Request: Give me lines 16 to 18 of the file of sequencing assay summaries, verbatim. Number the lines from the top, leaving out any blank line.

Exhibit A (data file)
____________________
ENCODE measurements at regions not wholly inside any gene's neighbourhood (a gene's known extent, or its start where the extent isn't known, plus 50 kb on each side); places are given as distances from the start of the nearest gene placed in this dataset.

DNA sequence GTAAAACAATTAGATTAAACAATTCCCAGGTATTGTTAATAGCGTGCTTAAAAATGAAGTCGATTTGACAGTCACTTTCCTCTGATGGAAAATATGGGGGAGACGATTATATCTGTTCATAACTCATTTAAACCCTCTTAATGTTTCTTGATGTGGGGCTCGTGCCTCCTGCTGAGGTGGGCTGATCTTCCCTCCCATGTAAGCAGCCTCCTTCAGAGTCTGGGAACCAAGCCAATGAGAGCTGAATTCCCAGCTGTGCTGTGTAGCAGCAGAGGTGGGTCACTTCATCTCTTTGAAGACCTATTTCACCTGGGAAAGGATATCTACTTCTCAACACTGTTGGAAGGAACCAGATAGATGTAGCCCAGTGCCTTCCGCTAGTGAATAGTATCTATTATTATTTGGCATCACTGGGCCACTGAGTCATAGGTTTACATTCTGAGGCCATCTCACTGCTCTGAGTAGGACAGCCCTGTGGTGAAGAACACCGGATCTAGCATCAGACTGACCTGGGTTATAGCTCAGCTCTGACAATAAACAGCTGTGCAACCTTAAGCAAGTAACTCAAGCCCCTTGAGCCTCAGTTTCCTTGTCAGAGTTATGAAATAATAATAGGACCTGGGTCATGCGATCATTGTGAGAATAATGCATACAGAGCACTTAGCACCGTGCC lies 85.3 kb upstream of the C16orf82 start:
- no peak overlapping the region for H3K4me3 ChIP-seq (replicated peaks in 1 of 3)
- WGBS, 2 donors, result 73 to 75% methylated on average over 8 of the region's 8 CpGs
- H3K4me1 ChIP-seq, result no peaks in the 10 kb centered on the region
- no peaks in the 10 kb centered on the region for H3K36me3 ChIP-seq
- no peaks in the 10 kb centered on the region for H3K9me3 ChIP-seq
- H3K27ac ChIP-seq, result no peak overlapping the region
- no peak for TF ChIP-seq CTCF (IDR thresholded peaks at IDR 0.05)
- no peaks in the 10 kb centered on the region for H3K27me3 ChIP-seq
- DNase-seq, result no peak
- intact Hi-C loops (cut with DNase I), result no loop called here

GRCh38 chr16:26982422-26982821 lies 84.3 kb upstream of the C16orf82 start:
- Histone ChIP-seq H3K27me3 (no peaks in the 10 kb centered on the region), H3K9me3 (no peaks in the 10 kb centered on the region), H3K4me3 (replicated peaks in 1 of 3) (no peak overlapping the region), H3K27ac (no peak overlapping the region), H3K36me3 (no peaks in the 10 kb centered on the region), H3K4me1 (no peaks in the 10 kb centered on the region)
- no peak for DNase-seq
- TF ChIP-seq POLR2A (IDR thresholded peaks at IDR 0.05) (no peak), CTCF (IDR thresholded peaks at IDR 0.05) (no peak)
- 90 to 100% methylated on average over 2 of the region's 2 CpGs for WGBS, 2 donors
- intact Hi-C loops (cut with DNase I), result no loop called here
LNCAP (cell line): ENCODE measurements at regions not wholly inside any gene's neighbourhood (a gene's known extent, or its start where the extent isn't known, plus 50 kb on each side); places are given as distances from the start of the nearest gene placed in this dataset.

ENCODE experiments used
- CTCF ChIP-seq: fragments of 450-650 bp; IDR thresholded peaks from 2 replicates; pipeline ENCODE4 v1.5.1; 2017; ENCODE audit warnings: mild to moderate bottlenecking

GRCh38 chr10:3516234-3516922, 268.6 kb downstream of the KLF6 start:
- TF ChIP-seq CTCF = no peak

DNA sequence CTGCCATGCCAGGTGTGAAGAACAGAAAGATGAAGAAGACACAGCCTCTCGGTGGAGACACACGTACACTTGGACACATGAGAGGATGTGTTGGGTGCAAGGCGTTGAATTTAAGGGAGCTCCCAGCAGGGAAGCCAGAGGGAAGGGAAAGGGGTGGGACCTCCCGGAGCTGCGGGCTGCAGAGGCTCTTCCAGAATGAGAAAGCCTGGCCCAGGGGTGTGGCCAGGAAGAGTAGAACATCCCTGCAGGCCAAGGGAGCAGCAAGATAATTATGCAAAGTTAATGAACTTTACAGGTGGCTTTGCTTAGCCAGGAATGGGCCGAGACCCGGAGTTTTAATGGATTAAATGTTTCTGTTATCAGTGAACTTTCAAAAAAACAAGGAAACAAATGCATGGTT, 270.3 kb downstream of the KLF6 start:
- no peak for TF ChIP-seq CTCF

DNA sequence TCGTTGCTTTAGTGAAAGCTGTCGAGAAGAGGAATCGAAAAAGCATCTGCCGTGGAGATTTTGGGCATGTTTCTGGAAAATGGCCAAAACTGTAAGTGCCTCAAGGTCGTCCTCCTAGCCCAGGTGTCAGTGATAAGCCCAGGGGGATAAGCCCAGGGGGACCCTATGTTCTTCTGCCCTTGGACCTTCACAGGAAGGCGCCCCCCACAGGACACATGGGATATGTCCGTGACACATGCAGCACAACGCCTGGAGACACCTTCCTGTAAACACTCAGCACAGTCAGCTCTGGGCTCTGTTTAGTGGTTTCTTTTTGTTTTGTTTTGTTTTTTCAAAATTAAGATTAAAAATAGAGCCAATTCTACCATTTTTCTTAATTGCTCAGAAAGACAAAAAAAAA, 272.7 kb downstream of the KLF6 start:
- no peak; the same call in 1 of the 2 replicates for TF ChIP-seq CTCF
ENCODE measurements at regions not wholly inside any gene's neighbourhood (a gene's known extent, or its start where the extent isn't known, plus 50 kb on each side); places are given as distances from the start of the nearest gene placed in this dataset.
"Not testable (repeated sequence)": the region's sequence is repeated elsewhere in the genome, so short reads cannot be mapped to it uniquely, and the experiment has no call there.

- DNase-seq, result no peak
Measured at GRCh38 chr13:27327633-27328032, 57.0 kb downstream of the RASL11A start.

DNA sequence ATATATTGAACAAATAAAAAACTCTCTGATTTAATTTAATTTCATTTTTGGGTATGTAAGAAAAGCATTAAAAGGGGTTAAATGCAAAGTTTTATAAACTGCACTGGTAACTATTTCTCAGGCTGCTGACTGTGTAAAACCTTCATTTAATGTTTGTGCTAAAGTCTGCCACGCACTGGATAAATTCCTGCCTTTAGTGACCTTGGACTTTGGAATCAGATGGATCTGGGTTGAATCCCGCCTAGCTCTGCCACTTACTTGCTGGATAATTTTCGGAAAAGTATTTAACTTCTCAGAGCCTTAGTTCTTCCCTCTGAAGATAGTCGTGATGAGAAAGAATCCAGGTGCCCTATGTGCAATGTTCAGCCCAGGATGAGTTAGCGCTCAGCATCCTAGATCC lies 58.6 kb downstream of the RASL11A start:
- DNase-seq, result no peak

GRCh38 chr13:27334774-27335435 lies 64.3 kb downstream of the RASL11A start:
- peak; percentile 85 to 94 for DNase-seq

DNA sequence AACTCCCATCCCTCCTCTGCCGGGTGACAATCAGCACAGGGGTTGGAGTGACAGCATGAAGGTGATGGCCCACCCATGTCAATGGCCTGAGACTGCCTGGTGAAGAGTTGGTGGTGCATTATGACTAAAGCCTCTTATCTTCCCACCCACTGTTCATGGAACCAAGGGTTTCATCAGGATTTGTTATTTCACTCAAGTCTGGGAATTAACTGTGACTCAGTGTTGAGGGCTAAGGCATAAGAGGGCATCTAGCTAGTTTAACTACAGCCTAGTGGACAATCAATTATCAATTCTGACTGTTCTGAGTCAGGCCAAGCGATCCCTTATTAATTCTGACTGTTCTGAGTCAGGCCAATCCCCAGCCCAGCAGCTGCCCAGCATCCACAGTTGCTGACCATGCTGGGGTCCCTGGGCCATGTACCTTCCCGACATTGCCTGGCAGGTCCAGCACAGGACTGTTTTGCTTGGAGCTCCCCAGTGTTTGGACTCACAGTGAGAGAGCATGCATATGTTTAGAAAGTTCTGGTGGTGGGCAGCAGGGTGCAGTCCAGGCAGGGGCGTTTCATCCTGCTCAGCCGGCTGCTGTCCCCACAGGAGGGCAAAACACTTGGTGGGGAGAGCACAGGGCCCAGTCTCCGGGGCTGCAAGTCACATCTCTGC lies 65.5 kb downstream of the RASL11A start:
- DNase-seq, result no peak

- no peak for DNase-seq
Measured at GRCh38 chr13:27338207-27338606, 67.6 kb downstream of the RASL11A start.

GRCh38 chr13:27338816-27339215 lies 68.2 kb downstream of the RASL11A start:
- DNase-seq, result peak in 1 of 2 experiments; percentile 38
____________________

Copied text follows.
- TF ChIP-seq POLR2A (IDR thresholded peaks at IDR 0.05) (no peak), CTCF (IDR thresholded peaks at IDR 0.05) (no peak)
- 90 to 100% methylated on average over 2 of the region's 2 CpGs for WGBS, 2 donors
- intact Hi-C loops (cut with DNase I), result no loop called here